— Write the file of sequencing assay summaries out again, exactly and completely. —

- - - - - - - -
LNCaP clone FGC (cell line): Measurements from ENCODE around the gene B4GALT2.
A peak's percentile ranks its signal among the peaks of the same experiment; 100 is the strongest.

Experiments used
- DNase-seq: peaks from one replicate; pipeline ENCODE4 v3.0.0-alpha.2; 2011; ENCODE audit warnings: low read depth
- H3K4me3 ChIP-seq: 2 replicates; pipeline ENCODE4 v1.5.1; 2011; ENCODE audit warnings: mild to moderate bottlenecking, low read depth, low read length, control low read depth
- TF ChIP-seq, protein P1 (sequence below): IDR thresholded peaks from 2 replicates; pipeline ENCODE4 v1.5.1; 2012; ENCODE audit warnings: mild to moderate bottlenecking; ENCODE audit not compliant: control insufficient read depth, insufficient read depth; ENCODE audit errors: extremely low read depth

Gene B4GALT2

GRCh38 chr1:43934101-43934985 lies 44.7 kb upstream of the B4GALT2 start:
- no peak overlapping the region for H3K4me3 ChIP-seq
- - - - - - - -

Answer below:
LNCaP clone FGC (cell line): Measurements from ENCODE around the gene B4GALT2.
A peak's percentile ranks its signal among the peaks of the same experiment; 100 is the strongest.

Experiments used
- DNase-seq: peaks from one replicate; pipeline ENCODE4 v3.0.0-alpha.2; 2011; ENCODE audit warnings: low read depth
- H3K4me3 ChIP-seq: 2 replicates; pipeline ENCODE4 v1.5.1; 2011; ENCODE audit warnings: mild to moderate bottlenecking, low read depth, low read length, control low read depth
- TF ChIP-seq, protein P1 (sequence below): IDR thresholded peaks from 2 replicates; pipeline ENCODE4 v1.5.1; 2012; ENCODE audit warnings: mild to moderate bottlenecking; ENCODE audit not compliant: control insufficient read depth, insufficient read depth; ENCODE audit errors: extremely low read depth

Gene B4GALT2

GRCh38 chr1:43934101-43934985 lies 44.7 kb upstream of the B4GALT2 start:
- no peak overlapping the region for H3K4me3 ChIP-seq